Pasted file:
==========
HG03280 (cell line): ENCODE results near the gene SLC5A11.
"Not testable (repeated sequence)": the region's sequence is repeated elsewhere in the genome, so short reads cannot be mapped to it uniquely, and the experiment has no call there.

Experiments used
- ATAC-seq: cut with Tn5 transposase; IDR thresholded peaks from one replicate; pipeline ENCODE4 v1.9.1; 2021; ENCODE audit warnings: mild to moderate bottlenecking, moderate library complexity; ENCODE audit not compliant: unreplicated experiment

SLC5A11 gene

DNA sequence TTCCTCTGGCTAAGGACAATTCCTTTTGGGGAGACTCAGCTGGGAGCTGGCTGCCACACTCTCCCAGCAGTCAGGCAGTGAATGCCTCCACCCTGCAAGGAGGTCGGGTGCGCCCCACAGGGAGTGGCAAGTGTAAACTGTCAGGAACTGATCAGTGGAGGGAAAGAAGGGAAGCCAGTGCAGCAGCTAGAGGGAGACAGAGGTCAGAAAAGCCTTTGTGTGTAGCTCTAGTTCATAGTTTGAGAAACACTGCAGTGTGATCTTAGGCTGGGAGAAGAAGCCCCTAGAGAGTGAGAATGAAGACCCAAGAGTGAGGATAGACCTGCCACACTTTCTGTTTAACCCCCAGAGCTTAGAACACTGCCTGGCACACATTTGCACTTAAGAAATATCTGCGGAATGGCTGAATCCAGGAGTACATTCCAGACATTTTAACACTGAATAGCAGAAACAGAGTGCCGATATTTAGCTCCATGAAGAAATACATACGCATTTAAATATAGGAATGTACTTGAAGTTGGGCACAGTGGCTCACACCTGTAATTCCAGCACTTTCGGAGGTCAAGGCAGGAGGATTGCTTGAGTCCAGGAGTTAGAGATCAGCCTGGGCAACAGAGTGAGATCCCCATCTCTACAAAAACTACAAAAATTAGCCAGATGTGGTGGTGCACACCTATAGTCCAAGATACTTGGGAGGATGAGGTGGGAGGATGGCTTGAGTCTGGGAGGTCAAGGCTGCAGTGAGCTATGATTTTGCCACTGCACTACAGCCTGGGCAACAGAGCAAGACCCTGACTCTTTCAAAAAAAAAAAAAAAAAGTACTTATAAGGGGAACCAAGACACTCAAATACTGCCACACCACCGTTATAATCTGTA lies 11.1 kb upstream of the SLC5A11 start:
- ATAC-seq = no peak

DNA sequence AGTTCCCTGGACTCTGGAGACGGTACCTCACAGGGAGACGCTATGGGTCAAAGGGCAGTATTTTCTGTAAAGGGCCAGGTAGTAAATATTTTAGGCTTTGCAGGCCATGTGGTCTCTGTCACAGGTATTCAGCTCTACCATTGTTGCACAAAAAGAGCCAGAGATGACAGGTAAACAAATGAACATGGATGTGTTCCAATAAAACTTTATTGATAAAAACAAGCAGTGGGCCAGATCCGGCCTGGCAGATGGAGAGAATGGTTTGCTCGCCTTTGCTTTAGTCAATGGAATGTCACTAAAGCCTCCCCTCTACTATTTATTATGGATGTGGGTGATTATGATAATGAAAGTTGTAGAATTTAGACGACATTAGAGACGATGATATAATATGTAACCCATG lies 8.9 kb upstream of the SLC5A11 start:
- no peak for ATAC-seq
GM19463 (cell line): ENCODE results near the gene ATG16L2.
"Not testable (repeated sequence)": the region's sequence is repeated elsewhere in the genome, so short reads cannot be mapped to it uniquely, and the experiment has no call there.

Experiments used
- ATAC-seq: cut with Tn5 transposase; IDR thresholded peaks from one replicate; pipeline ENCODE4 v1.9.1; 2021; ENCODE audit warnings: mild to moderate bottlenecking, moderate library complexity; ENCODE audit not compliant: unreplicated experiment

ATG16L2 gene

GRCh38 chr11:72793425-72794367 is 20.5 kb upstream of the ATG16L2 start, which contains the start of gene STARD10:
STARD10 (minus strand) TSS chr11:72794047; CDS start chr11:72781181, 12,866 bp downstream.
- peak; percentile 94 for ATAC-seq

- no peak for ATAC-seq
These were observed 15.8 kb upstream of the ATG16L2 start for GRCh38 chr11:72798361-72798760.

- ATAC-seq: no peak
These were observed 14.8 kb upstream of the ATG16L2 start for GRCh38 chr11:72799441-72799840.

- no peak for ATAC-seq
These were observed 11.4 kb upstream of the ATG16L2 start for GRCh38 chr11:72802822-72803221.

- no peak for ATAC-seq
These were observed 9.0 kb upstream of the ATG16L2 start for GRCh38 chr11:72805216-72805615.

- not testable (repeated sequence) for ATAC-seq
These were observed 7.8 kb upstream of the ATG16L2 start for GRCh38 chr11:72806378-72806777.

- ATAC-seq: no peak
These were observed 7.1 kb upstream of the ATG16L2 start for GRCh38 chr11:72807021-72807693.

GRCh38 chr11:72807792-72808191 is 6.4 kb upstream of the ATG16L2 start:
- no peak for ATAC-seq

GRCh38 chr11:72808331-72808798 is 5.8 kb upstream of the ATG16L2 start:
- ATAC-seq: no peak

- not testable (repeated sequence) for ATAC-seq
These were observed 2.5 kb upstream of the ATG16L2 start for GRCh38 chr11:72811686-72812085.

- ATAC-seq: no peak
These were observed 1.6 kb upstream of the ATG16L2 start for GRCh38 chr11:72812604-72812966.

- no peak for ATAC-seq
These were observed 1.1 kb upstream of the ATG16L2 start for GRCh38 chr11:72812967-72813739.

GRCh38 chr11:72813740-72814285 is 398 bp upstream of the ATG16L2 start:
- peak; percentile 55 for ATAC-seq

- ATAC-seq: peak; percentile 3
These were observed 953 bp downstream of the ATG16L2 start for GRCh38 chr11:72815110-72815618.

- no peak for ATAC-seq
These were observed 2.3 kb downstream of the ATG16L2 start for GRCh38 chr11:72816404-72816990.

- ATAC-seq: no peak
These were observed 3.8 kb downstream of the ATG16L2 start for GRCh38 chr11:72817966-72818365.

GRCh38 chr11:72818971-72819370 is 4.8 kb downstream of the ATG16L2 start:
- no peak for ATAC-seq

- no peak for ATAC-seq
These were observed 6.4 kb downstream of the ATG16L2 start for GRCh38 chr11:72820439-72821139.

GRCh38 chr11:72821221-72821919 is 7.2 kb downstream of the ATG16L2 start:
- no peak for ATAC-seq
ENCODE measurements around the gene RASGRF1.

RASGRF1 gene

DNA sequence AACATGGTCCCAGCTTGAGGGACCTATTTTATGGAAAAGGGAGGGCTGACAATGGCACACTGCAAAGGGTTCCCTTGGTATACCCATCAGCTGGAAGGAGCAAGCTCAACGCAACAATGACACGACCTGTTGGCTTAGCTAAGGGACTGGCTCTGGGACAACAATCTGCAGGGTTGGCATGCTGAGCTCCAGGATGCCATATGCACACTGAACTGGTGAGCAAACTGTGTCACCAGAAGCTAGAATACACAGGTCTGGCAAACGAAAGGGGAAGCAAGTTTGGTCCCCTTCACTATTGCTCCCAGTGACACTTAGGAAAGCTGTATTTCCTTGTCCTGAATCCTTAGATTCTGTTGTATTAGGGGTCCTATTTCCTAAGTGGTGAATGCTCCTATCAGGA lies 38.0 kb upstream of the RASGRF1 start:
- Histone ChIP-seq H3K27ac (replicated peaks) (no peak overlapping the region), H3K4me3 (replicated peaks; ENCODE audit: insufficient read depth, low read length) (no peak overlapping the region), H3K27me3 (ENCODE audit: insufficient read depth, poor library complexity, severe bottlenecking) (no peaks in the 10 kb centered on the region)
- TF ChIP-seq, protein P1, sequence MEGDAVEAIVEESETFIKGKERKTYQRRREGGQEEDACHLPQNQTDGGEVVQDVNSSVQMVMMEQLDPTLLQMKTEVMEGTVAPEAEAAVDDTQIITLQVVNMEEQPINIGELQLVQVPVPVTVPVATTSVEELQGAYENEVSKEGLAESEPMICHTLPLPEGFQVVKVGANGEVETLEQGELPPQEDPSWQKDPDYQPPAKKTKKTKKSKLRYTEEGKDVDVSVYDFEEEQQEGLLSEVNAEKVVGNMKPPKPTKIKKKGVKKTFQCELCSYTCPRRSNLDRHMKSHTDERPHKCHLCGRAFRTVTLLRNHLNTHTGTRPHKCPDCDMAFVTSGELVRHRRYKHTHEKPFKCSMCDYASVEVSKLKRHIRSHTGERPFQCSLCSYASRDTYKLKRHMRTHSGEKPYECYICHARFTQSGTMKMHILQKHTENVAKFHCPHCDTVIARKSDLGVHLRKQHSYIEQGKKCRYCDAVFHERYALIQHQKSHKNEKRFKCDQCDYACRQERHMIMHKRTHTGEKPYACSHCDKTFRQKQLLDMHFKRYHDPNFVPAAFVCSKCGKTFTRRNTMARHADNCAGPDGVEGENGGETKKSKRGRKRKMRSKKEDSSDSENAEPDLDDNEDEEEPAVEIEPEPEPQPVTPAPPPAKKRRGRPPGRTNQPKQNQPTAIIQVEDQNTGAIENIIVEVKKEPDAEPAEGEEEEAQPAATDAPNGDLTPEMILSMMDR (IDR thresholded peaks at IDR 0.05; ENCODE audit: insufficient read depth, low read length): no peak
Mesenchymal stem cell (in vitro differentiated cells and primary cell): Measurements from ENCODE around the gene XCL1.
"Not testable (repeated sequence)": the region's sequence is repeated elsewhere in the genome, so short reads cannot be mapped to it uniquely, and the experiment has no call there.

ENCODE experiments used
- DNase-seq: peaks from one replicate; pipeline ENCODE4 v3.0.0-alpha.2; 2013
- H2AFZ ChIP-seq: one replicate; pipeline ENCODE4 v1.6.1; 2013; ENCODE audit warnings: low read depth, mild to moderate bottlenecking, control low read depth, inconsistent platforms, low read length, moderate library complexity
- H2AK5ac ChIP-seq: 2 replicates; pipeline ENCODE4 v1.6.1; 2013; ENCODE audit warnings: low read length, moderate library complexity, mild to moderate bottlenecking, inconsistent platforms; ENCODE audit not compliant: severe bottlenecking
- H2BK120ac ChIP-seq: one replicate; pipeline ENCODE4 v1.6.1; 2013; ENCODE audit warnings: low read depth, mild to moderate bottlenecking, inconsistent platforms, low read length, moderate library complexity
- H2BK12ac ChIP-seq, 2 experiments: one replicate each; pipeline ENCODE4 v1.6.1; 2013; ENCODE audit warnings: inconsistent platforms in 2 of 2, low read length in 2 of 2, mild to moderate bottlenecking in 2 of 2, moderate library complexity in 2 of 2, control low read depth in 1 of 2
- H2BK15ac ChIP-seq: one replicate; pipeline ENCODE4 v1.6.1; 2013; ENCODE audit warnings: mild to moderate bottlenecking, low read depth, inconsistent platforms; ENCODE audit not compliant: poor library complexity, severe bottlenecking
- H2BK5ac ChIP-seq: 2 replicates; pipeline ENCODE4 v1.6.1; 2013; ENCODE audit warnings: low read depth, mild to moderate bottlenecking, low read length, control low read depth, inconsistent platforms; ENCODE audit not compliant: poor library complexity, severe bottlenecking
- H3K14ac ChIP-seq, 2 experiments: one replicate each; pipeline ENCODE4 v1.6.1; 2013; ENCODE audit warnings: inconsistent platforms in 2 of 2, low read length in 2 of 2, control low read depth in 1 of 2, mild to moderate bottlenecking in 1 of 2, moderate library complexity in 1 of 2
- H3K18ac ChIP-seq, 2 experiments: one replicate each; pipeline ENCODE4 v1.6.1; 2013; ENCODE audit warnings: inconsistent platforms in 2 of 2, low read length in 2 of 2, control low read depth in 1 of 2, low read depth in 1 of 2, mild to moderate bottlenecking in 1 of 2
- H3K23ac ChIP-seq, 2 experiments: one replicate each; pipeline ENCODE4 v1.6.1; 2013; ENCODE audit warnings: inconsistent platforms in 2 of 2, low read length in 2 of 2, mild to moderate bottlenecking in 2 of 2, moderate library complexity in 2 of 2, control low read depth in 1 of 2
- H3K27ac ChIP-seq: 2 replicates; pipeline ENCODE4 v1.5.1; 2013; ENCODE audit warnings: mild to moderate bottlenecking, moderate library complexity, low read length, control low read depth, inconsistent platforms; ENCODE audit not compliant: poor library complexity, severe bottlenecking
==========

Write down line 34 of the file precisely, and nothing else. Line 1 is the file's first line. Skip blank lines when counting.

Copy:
- not testable (repeated sequence) for ATAC-seq